Refreshing filmmaking by Writing Squad’s Project H

Looking For H screened at Humber Mouth. Picture: Jerome Whittingham @Photomoments

Introduced by Writing Squad Director Steve Dearden, Project H is a branch of the programme, set up with the the aim of creating, the next generation of writers in the North. By targeting the 16 – 21 age group Writing Squad becomes an essential stepping stone from school or college, into the professional world. Writing Squad has an impressive track record, from the 179 writers they have supported 33 are now making their living from writing.

Writing Squad is completely artist-led and projects like Looking for H  – screened today – take place over one weekend. Devising, workshopping, storyboarding, writing on the Saturday, then Sunday shoots and editing, before the finished film is uploaded on to Vimeo that same evening.

In 2014 Lydia Marchant formerly of Hull Truck Writing Group, joined Writing Squad and took over leadership of the Hull branch. Project H had a collection of poems and prose written by the young writers, published by Wrecking Ball Press for Humber Mouth 2015. For the 2017 commission Project H decided to explore filmmaking. Working with Riley Bramley-Dymond – copywriter editor for an educational publisher – the group has produced a series of interwoven short films, each with its own style and story, all filmed during Hull Pride this year.

It was good to see all the colour and rainbow flags again, the excited and joyful faces; the intervention away from the celebrations with the strange chap on the bench was bewildering, yet somehow familiar. The poem by Jodie Langford, contained the repeated ‘softly and sweetly’ filmed against a backdrop of grey Humber, evoked feelings of isolation and loss.  The internal monologue with the walker thinking about the ‘yellow dress’ and the tyrant ‘Holly Scott’ was engaging, the camera movement helped to get inside her head, as she strode down familiar streets.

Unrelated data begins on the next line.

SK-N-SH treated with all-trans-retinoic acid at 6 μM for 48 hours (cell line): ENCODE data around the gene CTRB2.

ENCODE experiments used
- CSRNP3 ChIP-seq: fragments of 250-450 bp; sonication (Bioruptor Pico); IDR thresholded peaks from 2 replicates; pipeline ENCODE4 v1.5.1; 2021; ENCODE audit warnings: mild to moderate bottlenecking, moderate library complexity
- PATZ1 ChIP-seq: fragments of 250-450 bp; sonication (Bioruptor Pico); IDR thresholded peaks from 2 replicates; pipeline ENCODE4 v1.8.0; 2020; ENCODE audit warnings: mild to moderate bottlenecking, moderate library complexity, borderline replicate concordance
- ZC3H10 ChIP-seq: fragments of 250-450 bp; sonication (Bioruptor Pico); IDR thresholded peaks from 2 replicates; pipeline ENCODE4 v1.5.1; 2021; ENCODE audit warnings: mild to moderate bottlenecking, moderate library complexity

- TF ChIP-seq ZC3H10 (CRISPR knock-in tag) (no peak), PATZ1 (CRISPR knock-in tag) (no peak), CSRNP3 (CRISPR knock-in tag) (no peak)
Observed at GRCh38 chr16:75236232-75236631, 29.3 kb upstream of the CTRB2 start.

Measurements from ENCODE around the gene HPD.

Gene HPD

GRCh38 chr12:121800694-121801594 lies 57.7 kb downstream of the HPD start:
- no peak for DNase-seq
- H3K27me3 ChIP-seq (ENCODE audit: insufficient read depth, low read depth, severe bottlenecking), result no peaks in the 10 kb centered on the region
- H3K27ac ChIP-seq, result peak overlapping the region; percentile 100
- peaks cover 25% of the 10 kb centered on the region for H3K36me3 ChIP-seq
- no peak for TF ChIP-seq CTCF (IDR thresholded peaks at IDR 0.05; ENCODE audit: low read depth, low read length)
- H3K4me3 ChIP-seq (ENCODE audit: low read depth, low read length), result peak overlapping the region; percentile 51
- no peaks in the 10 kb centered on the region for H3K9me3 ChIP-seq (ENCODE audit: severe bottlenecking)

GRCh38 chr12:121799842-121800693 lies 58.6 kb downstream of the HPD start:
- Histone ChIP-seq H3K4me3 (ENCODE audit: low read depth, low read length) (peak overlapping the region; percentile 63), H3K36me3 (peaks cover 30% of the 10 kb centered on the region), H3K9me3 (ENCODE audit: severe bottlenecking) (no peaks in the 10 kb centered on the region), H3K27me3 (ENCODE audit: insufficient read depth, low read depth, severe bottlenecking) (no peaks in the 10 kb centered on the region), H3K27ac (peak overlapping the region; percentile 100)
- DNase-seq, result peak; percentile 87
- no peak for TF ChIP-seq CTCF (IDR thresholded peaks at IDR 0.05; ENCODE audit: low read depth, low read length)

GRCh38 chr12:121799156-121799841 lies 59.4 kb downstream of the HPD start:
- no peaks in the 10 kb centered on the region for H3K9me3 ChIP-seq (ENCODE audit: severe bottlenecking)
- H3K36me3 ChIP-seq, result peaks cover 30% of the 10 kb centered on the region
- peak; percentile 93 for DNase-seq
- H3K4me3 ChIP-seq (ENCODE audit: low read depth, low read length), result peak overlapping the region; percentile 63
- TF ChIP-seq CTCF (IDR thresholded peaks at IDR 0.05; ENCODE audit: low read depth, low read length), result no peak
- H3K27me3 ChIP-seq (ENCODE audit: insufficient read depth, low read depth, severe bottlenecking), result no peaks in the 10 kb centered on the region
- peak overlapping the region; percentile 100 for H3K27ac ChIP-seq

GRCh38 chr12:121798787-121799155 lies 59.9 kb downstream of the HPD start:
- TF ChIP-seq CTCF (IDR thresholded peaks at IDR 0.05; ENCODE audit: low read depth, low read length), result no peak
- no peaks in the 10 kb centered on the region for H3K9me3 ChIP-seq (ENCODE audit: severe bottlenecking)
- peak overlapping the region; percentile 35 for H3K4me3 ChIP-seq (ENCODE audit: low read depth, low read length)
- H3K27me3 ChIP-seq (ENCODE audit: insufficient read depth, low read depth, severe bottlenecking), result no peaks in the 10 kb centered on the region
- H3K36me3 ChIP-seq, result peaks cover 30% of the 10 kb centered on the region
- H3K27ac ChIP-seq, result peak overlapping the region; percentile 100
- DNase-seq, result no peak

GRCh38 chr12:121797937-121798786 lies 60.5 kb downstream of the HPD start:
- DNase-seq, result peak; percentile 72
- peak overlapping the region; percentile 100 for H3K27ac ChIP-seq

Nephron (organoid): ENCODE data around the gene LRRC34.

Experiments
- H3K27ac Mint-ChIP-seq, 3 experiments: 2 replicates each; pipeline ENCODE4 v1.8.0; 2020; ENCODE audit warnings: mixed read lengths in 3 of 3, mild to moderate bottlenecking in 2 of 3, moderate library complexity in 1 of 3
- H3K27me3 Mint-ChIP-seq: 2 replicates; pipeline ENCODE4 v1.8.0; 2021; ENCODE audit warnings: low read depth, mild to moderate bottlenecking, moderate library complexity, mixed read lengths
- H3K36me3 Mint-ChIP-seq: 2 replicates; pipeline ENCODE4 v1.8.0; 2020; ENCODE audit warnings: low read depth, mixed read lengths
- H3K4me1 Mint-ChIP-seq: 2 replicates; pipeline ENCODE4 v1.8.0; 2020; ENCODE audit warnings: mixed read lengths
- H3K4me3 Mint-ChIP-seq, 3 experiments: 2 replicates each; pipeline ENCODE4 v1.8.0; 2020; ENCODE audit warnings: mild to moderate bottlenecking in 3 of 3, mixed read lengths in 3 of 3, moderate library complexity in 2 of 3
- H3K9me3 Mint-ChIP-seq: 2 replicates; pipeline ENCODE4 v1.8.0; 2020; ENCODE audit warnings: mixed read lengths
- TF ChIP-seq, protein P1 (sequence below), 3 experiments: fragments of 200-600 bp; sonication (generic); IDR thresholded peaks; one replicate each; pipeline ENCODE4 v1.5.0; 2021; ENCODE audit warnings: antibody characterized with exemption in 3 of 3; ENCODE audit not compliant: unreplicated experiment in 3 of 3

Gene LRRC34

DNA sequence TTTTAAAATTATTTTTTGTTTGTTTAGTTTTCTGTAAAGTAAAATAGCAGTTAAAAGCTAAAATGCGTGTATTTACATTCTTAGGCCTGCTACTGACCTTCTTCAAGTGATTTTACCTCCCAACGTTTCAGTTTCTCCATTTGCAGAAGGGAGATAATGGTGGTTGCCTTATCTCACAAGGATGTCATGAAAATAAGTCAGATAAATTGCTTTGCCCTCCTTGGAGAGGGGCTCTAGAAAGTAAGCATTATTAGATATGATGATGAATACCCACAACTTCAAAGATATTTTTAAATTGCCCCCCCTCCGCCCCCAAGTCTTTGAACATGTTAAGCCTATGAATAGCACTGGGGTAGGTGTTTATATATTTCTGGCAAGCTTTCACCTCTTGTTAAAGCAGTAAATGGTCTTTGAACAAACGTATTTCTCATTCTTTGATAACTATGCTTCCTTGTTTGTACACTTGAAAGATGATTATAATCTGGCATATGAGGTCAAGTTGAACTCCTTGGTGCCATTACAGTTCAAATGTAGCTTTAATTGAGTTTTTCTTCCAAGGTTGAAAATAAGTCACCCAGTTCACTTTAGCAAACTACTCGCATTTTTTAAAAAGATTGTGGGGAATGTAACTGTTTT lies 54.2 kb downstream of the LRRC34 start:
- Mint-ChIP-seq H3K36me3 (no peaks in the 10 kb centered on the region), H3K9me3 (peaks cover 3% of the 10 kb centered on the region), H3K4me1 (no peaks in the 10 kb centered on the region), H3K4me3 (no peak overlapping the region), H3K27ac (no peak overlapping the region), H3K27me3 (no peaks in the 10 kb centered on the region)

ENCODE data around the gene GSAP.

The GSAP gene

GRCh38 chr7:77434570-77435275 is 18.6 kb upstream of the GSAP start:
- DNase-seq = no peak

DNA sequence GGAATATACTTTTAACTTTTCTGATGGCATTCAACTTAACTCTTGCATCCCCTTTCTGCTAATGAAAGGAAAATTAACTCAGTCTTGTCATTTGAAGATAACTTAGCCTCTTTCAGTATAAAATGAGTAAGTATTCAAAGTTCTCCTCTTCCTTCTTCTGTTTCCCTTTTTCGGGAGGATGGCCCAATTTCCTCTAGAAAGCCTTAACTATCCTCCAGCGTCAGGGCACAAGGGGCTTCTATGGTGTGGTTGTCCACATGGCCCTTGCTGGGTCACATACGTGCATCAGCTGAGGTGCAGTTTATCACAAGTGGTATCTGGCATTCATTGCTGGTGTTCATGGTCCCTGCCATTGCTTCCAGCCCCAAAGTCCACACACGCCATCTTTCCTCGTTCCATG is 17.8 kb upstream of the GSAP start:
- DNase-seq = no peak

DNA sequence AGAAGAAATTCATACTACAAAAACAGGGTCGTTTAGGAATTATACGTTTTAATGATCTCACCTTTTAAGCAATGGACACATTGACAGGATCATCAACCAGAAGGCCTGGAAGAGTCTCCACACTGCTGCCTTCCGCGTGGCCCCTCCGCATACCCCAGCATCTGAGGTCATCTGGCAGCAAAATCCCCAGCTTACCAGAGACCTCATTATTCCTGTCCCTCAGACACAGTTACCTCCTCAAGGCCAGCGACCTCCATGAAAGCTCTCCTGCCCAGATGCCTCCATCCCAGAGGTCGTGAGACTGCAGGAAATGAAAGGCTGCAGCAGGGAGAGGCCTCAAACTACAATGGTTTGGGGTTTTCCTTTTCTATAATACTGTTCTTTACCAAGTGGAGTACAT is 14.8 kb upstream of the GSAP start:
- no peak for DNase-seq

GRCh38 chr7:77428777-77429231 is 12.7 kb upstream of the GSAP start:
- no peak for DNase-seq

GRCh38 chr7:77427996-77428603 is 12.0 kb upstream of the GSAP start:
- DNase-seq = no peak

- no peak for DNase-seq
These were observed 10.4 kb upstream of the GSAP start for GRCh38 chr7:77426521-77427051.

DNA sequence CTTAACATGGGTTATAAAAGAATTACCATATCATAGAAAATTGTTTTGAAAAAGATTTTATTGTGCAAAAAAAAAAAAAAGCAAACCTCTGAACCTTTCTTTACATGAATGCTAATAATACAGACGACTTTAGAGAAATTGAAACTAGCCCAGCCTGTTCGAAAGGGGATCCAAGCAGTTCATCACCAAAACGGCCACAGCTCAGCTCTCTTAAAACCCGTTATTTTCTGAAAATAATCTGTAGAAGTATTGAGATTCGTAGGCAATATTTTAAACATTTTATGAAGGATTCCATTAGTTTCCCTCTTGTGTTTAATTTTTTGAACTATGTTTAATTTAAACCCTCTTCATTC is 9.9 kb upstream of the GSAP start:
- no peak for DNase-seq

The filming was refreshing: use of instant messenger text boxes – a device often used today in popular soaps – rather than relying on dialogue. Stills and social media tropes are used as cut aways, to illustrate the story and hammer points home.  It conveyed the notion that wherever you are, whatever you are seeing on the screen, there can be a completely different narrative, playing out on your phone. An idea worth pursuing.

A previous example of Writing Squad filmmaking was shown to the Hull audience, a short film called Character from 2015 set in and around the Winter Garden, Sheffield.  A playful idea of an artist storyboarding a film, while simultaneously outside – in real life – her character on the page is mirroring the sketches, passing by the places as she draws them… until she stops and leaves the room. Leaving our character without instruction. There’s nothing there in the next box, what does he do now? Good idea, playing with the notion of control, the ending however is a little unclear.

I was fortunate to speak with Lydia and Jodie after both had watched Looking for H for the first time.

‘I’m really proud after seeing the film, I enjoy working with such a supportive community.’ Jodie Langford

‘Project H is like a writing factory it provides young writers with vital first-step opportunities: I’m really proud of them.’ Lydia Marchant